Rapid technological shifts have had a profound impact on the traditional capabilities — and competitive advantages — of the U.S. intelligence and defense communities, according to Chris Darby, the president and CEO of In-Q-Tel (IQT). Created in 1999, IQT functions as a strategic investment arm of the CIA and broader national security community.
Technology "underpins society today in a way it never has before," Darby said. "I think if you look at everything from projection of power to pre-deployment of capability, it's about technology. It's about your nation's technology and the way it is deployed around the world. And we're seeing adversaries leverage that, I think, quite successfully."
In a recent interview, Darby, who took the helm at IQT in 2006, told "" host and CBS News senior national security contributor Michael Morell that a "democratization" of technologies like satellites and geolocation services had served to close the capabilities gap between the United States and other nations.
"[A]nybody can put a satellite constellation up," Darby said. "I can get imagery. I can do tag and tracking and locating and things like that with commercial platforms."
"I don't need to be a wealthy nation anymore to have an intelligence capability, to shape or impact another nation, to even have some level of kinetic impact with cyber and things like that," he said. "There's a leveling of the playing field."
Helping the intelligence community stay ahead of technological advances and jumpstart innovative projects is one of the reasons IQT was first established — it serves as a go-between among the intelligence and defense communities, tech start-ups and venture capital firms.
"We act as a translator" among all three, Darby said.
IQT has helped stand up the likes of mapping service Google Earth, Palantir — a software company that specializes in analyzing massive amount of data — and FireEye, a cybersecurity company that has detected and uncovered high-profile hacks and cyberattacks.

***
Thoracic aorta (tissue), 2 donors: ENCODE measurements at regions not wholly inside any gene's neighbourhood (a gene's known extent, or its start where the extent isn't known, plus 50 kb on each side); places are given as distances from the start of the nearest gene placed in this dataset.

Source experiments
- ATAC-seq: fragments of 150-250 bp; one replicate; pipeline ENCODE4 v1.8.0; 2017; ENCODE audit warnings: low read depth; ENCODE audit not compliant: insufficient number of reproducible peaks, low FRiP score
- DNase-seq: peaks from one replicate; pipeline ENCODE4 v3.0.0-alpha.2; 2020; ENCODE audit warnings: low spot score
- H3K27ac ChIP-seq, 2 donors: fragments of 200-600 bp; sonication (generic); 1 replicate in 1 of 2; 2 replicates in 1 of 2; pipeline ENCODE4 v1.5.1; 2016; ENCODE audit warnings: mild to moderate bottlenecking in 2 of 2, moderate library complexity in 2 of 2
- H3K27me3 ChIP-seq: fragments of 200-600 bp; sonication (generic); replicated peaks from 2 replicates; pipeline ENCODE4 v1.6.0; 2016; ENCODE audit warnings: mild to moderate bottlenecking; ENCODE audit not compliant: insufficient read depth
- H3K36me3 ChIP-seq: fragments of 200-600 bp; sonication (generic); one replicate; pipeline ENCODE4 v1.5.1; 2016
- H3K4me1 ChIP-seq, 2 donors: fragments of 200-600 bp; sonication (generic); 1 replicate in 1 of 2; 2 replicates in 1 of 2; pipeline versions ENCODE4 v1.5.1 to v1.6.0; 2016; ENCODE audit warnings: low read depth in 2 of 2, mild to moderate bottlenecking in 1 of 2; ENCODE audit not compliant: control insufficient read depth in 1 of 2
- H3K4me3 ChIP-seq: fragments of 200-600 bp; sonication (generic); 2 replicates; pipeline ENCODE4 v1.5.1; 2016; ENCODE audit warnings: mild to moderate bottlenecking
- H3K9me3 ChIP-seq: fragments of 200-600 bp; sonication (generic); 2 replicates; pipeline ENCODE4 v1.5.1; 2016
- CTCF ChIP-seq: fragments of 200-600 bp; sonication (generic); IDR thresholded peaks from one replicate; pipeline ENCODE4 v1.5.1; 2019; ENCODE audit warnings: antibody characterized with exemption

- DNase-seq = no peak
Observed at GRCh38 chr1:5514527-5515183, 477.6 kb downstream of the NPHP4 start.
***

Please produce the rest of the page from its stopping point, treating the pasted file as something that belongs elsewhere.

"We make an investment a week in one of these companies," Darby told Morell. "And what we're really doing is paying them to adapt their technology to the unique environment our customers have."
Among the most formidable nation-state competitors the U.S. and its national security apparatus can expect to face, now and in the long term, Darby said, is China.
"I think the Chinese have a very, very well-thought-out and sophisticated strategy," he told Morell. "And I think that they look at it at a global level."
Beijing's ability to gather and label data — telling a computer that a picture of a cow is, in fact, a picture of a cow, for instance — is "orders of magnitude" greater than that of other countries, Darby said.
"[D]ata is the new oil. And China is just awash with data. And they don't have the same restraints that we do around collecting it and using it, because of the privacy difference between our countries," he said. "This notion that they have the largest labeled data set in the world is going to be a huge strength for them."
Among the crucial differentiators over the coming decades for the U.S. will be its ability to sustain and encourage creativity and imagination within the agencies and companies that drive technological change, Darby told Morell.
"There's a lot of distractions going on right now. And people are worrying about so many different things that they're not taking the time on a day-to-day basis to think what I would characterize as 'good thoughts,'" he said.
"I think that could ultimately be our Achilles Heel."
For much more from Michael Morell's conversation with Chris Darby, you can listen to the new episode and subscribe to "Intelligence Matters".